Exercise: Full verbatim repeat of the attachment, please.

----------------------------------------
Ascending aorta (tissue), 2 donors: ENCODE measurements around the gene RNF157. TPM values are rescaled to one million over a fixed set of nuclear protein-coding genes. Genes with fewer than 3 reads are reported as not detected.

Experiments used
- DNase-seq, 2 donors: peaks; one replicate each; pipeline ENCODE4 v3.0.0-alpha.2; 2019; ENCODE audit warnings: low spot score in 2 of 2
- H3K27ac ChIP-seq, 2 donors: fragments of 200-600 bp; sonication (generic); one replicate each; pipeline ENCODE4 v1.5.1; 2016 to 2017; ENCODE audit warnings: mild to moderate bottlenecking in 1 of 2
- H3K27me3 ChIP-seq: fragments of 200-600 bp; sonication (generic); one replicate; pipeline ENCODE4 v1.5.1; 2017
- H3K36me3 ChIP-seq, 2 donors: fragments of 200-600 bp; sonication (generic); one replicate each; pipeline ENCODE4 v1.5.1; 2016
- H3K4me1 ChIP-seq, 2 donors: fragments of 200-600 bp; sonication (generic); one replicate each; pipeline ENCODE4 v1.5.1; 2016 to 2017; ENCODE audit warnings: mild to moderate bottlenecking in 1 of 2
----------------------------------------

Ascending aorta (tissue), 2 donors: ENCODE measurements around the gene RNF157. TPM values are rescaled to one million over a fixed set of nuclear protein-coding genes. Genes with fewer than 3 reads are reported as not detected.

Experiments used
- DNase-seq, 2 donors: peaks; one replicate each; pipeline ENCODE4 v3.0.0-alpha.2; 2019; ENCODE audit warnings: low spot score in 2 of 2
- H3K27ac ChIP-seq, 2 donors: fragments of 200-600 bp; sonication (generic); one replicate each; pipeline ENCODE4 v1.5.1; 2016 to 2017; ENCODE audit warnings: mild to moderate bottlenecking in 1 of 2
- H3K27me3 ChIP-seq: fragments of 200-600 bp; sonication (generic); one replicate; pipeline ENCODE4 v1.5.1; 2017
- H3K36me3 ChIP-seq, 2 donors: fragments of 200-600 bp; sonication (generic); one replicate each; pipeline ENCODE4 v1.5.1; 2016
- H3K4me1 ChIP-seq, 2 donors: fragments of 200-600 bp; sonication (generic); one replicate each; pipeline ENCODE4 v1.5.1; 2016 to 2017; ENCODE audit warnings: mild to moderate bottlenecking in 1 of 2